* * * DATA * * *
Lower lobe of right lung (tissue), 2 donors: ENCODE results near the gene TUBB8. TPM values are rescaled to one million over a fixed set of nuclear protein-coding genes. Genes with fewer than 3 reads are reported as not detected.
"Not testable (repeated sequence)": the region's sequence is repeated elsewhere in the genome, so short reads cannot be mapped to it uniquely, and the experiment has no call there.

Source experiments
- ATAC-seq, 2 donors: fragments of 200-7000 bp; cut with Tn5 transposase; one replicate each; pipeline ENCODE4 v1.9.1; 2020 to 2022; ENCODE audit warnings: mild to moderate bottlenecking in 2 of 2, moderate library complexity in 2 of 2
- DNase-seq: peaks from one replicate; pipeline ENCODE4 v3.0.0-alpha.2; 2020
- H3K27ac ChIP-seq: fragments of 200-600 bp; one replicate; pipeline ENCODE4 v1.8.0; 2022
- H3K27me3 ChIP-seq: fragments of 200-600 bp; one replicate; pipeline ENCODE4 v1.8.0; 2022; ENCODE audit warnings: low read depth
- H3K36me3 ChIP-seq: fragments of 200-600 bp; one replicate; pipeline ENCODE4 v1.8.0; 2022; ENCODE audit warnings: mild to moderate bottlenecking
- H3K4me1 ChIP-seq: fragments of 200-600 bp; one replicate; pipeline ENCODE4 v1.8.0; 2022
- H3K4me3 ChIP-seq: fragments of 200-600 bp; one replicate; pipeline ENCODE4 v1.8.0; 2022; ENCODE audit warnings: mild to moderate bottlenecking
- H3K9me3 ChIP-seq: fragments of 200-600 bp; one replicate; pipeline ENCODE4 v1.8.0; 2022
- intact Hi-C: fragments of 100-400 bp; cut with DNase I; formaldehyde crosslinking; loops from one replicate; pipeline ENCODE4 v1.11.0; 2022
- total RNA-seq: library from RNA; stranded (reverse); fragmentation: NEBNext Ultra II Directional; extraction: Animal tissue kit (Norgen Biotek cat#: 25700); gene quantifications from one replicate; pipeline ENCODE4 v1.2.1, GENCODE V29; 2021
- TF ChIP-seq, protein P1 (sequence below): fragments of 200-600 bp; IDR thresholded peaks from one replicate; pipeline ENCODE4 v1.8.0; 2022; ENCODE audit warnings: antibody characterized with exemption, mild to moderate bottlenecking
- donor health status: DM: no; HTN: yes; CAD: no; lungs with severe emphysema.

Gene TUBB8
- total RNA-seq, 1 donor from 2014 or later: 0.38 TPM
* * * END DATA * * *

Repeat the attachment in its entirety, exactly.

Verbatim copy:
Lower lobe of right lung (tissue), 2 donors: ENCODE results near the gene TUBB8. TPM values are rescaled to one million over a fixed set of nuclear protein-coding genes. Genes with fewer than 3 reads are reported as not detected.
"Not testable (repeated sequence)": the region's sequence is repeated elsewhere in the genome, so short reads cannot be mapped to it uniquely, and the experiment has no call there.

Source experiments
- ATAC-seq, 2 donors: fragments of 200-7000 bp; cut with Tn5 transposase; one replicate each; pipeline ENCODE4 v1.9.1; 2020 to 2022; ENCODE audit warnings: mild to moderate bottlenecking in 2 of 2, moderate library complexity in 2 of 2
- DNase-seq: peaks from one replicate; pipeline ENCODE4 v3.0.0-alpha.2; 2020
- H3K27ac ChIP-seq: fragments of 200-600 bp; one replicate; pipeline ENCODE4 v1.8.0; 2022
- H3K27me3 ChIP-seq: fragments of 200-600 bp; one replicate; pipeline ENCODE4 v1.8.0; 2022; ENCODE audit warnings: low read depth
- H3K36me3 ChIP-seq: fragments of 200-600 bp; one replicate; pipeline ENCODE4 v1.8.0; 2022; ENCODE audit warnings: mild to moderate bottlenecking
- H3K4me1 ChIP-seq: fragments of 200-600 bp; one replicate; pipeline ENCODE4 v1.8.0; 2022
- H3K4me3 ChIP-seq: fragments of 200-600 bp; one replicate; pipeline ENCODE4 v1.8.0; 2022; ENCODE audit warnings: mild to moderate bottlenecking
- H3K9me3 ChIP-seq: fragments of 200-600 bp; one replicate; pipeline ENCODE4 v1.8.0; 2022
- intact Hi-C: fragments of 100-400 bp; cut with DNase I; formaldehyde crosslinking; loops from one replicate; pipeline ENCODE4 v1.11.0; 2022
- total RNA-seq: library from RNA; stranded (reverse); fragmentation: NEBNext Ultra II Directional; extraction: Animal tissue kit (Norgen Biotek cat#: 25700); gene quantifications from one replicate; pipeline ENCODE4 v1.2.1, GENCODE V29; 2021
- TF ChIP-seq, protein P1 (sequence below): fragments of 200-600 bp; IDR thresholded peaks from one replicate; pipeline ENCODE4 v1.8.0; 2022; ENCODE audit warnings: antibody characterized with exemption, mild to moderate bottlenecking
- donor health status: DM: no; HTN: yes; CAD: no; lungs with severe emphysema.

Gene TUBB8
- total RNA-seq, 1 donor from 2014 or later: 0.38 TPM